International Fanworks Day is here! Remember to post today with #IFDrabble & add your recs to Feedback Fest here: http://bit.ly/1KXf8mw
We’ll be looking to signal boost contributions we see on Dreamwidth over the next 36 hours!
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A Tech Dirt post directed attention to the Internet Archive's release of over 2,000 MS-DOS video games, playable in the browser. "What I found truly amazing was that with every excited Twitter or Facebook comment I saw, it was about a different game...Each person seemed to latch onto their own moment in history." But the "Internet Archive is allowed to do this kind of thing...because it was lucky enough to get one of the semi-arbitrary DMCA triennial review exemptions that lets them break old DRM for the purpose of archiving vintage software. But, even then, it's not entirely clear that what the Internet Archive is doing is fully protected today."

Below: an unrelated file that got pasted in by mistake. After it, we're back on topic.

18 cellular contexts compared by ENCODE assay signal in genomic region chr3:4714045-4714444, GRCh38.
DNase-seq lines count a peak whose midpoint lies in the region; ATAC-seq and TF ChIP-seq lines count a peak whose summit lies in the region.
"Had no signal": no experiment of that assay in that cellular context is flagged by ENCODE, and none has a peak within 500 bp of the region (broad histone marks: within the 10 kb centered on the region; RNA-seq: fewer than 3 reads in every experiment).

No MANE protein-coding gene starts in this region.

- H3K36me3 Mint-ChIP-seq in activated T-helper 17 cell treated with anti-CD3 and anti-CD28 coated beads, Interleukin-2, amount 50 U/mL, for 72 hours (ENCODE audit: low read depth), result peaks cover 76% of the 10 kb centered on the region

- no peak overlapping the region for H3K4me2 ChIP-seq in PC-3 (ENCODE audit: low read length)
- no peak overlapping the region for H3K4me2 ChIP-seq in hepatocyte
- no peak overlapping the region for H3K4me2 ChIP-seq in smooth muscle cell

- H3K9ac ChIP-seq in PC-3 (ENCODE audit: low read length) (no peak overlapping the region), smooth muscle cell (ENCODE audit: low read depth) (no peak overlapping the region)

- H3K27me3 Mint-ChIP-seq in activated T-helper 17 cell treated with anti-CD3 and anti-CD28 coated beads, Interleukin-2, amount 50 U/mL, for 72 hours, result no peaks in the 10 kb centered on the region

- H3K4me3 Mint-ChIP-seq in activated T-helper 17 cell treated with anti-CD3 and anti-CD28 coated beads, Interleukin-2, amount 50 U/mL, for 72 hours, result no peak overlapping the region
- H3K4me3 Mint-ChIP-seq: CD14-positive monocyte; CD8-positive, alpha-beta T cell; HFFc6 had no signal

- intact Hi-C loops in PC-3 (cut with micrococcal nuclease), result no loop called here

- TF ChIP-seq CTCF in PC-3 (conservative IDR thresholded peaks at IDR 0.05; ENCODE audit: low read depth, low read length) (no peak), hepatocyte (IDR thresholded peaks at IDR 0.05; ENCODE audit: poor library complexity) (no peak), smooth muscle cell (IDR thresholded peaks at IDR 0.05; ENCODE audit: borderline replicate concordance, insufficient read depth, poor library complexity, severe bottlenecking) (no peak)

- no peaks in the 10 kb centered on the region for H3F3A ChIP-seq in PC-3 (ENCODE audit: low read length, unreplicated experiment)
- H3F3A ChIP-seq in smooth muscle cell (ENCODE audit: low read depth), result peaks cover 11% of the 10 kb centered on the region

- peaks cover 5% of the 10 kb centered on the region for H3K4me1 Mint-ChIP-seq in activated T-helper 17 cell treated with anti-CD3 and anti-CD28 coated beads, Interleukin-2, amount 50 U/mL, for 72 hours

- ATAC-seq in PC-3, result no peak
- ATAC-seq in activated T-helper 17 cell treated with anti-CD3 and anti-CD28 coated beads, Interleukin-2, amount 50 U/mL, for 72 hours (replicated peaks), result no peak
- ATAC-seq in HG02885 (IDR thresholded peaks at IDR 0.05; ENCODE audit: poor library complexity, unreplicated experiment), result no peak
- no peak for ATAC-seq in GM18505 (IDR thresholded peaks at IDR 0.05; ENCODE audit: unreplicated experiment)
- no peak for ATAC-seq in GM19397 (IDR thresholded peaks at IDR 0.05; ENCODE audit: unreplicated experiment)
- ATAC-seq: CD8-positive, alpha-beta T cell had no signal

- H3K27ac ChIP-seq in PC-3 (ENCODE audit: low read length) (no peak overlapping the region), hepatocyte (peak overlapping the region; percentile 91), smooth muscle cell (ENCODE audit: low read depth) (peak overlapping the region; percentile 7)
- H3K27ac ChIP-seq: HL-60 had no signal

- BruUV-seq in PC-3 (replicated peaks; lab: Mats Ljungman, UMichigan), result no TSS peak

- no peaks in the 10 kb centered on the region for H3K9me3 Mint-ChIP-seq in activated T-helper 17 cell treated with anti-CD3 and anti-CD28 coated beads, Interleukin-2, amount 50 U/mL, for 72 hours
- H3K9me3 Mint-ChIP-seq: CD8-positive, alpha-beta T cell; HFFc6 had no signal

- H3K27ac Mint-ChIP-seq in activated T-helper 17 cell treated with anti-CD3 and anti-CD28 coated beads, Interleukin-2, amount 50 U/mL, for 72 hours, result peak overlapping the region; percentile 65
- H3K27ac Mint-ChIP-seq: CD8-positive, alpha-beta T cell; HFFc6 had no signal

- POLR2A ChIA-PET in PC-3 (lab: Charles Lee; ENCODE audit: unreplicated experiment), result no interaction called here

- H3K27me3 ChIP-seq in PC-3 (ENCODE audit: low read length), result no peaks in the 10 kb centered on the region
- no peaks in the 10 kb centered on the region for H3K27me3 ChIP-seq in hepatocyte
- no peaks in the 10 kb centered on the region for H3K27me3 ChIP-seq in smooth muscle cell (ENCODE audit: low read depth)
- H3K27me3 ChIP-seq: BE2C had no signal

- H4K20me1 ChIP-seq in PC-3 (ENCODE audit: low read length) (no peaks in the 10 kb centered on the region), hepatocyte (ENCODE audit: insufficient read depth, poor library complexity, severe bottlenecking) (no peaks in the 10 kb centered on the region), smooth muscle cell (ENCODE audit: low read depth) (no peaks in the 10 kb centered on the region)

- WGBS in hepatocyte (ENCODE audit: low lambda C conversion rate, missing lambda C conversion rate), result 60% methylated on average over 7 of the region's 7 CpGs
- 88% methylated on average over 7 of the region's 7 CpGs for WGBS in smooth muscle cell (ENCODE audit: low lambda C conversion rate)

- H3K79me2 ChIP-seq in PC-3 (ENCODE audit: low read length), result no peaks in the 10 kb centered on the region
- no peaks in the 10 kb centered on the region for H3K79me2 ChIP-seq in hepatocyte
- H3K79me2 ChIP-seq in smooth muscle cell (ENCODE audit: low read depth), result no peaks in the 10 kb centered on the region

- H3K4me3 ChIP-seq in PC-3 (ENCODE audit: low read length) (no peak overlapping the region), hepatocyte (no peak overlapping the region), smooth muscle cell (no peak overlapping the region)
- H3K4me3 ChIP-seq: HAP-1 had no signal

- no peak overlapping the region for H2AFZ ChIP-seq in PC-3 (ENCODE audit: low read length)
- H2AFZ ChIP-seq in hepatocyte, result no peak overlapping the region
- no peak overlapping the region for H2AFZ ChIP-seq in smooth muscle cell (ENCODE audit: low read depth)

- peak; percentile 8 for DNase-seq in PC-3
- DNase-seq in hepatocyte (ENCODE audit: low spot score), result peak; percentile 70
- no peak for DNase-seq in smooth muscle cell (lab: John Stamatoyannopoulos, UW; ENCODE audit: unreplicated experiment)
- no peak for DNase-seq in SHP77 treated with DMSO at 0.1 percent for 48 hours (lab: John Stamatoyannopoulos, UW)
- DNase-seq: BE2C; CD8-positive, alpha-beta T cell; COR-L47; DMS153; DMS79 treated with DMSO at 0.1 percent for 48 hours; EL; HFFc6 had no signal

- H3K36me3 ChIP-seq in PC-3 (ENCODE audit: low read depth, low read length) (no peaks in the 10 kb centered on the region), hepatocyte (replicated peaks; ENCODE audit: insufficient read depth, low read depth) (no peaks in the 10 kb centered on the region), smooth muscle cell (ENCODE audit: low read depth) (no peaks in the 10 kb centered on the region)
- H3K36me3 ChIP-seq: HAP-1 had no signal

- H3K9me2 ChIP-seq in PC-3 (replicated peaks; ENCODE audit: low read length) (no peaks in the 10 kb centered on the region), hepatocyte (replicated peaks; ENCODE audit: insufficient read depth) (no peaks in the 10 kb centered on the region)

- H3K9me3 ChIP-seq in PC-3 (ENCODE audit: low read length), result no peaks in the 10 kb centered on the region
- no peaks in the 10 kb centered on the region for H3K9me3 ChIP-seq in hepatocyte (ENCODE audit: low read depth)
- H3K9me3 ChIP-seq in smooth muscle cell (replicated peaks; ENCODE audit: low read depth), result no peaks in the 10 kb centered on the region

Miss those old school games? Copyright law affects a lot of things, which is why reform is needed. Read more here: http://bit.ly/1vGTqBC
Celebrate International Fanworks Day by participating in the OTW’s Feedback Fest and drabble challenge, and don’t forget about tomorrow’s chat with authors Cecilia Tan, Tara Sue Me, and Racheline Maltese about why fanworks should be celebrated.
Thinking about your own death is difficult under normal circumstances. But what happens when you consider the effect it would have on your identity as a fan? If you're like a lot of us, it probably comes with a moment of panic:
"What happens to all my fanworks?!"
AO3 has a fannish-next-of-kin option for account holders. Here’s why you might want to create one: http://bit.ly/1u9PCb0